Repeating the experiment at different levels of pressure determines at a given temperature, the characteristic critical pressure beyond which the crack propagates over more than 90% of the tested pipe length.

Image 6: Initiation blade, initiation section and backfilled trench.

PE materials used for the construction of natural gas networks are of the third-generation type with highly elevated mechanical characteristics. For example, the European draft standard for PE gas networks provides a maximum operation pressure up to 10 bar for such materials. Since the risk of RCP becomes more critical at growing pressures, the importance increases to control this phenomenon thoroughly.

Hence, gas industry standards for PE gas pipelines, i.e., ISO 4437, EN1555, and GISPL2, now include an RCP requirement.

The current pass criteria for RCP taken from ISO 4437 is:

Pc > 1.5 x MOP


Pc = critical pressure, psig

MOP = maximum operating pressure, psig

MOP is determined from the standard formula knowing the pipe standard dimension ration (SDR), the MRS (minimum required strength) and C (design coefficient). Once the gas company has determined its MOP, the RCP requirement is the critical pressure of the pipe must be (at least) 1.5 times the MOP. This 1.5 factor is due to the pre-commissioning leak test pressure, which is generally done at 1.5 times the MOP. Many RCP failures occur during the leak test, because this is when the pipe sees the highest internal pressure and is most susceptible to RCP.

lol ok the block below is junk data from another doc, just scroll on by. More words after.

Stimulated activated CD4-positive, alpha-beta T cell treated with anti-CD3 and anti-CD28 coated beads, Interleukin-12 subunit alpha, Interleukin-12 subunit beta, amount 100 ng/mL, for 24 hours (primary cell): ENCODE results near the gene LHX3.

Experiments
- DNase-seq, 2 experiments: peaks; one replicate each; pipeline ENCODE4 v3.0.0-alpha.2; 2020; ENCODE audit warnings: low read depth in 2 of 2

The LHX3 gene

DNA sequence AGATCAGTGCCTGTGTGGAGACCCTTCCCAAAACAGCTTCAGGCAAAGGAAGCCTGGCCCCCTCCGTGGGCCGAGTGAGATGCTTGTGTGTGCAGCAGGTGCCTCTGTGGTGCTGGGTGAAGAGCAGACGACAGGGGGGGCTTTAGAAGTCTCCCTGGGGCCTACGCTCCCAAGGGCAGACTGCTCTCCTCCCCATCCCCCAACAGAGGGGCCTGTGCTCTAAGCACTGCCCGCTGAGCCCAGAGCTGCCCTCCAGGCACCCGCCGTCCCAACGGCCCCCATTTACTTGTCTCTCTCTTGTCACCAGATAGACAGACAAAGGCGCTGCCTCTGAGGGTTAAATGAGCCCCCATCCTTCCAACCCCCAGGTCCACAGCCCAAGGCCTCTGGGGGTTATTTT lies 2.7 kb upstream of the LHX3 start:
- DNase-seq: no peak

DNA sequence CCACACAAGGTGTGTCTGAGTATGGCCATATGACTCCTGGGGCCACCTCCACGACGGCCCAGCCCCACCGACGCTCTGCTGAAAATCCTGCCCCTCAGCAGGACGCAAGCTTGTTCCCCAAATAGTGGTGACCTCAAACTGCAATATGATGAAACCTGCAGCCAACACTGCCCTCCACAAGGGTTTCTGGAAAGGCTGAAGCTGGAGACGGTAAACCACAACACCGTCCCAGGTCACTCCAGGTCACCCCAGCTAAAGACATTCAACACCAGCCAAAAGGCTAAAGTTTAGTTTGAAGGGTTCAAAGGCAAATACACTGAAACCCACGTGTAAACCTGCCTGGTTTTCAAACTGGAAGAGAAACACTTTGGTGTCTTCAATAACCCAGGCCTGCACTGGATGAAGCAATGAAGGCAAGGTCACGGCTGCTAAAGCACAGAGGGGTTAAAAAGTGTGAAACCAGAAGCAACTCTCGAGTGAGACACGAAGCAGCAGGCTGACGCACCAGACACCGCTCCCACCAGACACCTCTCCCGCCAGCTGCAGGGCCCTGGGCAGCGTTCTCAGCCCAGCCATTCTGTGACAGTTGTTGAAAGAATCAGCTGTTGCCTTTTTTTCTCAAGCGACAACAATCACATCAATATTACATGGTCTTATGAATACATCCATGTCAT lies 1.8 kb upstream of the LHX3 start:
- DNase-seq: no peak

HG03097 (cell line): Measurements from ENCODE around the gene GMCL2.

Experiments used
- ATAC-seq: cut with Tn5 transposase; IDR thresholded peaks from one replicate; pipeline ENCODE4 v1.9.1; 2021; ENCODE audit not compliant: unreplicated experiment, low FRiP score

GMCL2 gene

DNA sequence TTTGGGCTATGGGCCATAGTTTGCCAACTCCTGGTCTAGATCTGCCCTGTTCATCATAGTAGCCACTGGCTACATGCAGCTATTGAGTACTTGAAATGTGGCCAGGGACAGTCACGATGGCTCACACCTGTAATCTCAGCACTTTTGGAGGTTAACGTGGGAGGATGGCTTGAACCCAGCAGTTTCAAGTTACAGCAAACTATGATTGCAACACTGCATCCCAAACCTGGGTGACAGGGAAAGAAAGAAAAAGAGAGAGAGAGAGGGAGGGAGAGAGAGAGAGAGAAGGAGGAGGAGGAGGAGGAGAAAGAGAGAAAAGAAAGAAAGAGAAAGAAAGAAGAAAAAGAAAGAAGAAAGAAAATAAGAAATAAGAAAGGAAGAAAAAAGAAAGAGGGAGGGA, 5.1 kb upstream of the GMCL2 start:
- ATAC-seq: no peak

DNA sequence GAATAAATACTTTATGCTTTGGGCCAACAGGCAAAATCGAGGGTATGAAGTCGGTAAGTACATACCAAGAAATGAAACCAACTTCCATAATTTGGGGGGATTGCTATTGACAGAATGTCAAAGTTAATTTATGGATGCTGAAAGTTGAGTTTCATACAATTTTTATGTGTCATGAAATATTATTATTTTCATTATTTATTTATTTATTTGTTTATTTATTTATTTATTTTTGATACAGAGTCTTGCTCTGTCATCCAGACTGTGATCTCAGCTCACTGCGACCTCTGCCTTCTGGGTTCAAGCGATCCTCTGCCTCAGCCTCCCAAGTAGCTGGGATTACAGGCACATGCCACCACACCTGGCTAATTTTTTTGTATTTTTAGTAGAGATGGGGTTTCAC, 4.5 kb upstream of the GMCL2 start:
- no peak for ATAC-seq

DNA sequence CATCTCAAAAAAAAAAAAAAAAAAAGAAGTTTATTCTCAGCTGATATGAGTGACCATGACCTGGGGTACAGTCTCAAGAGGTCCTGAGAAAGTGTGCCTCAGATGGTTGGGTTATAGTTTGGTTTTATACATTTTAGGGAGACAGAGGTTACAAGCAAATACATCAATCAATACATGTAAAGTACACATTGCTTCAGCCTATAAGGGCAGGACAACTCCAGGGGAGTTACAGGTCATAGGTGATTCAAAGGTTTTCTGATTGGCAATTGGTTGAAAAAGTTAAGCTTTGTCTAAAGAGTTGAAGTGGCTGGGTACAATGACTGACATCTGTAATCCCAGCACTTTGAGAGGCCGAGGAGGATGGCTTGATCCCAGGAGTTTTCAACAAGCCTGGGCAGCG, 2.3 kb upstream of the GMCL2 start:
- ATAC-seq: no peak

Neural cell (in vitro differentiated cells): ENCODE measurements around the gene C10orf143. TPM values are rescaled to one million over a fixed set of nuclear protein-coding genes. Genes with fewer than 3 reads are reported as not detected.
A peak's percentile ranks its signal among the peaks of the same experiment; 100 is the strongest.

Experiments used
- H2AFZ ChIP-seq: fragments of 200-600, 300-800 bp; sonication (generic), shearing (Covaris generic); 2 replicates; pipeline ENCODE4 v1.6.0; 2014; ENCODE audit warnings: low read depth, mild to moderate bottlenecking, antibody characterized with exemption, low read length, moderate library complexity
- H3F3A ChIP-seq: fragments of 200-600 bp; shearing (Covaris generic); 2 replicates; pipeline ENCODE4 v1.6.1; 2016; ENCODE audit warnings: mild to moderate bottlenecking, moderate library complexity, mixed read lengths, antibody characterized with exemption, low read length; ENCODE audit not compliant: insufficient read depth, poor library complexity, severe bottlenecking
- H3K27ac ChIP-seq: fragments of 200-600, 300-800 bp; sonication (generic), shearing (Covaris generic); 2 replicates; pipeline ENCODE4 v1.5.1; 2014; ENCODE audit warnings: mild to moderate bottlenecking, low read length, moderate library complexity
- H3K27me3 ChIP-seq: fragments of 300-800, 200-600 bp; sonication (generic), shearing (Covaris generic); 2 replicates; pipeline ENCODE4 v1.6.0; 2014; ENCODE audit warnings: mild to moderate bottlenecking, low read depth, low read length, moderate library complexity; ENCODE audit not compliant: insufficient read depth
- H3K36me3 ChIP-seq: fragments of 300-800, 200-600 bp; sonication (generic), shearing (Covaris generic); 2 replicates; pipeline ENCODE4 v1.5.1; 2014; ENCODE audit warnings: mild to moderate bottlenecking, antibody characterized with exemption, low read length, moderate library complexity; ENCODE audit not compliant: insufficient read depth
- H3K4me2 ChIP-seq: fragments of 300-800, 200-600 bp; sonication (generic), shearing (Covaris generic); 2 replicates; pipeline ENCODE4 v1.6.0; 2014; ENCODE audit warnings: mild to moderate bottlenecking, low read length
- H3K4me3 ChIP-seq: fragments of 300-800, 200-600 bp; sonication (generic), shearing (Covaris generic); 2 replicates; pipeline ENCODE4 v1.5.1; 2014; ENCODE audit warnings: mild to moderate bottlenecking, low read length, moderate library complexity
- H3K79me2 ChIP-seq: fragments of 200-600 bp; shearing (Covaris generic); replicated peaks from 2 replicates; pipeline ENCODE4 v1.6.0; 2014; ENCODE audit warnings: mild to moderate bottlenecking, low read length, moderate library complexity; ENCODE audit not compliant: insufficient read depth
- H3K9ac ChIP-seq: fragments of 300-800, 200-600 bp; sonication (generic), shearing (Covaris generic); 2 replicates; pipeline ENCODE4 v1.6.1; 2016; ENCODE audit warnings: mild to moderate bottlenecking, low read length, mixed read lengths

Image 7: Initiation slot with methylated spirit and dry ice mixture.

To determine comprehensive and accurate operating pressures to permit the usage of larger diameter PE pipes at higher pressures for a range of pipe sizes and SDR’s over the full temperature range, a series of full-scale RCP tests are implemented. These series of tests have made it possible to calculate the safe operating pressure for each pipe diameter and wall thickness over a range of operating temperatures from -20o C to +20o C. This research makes it possible to design pipeline operating pressures such that the risk of RCP occurring is minimized within the PE distribution network in the U.K.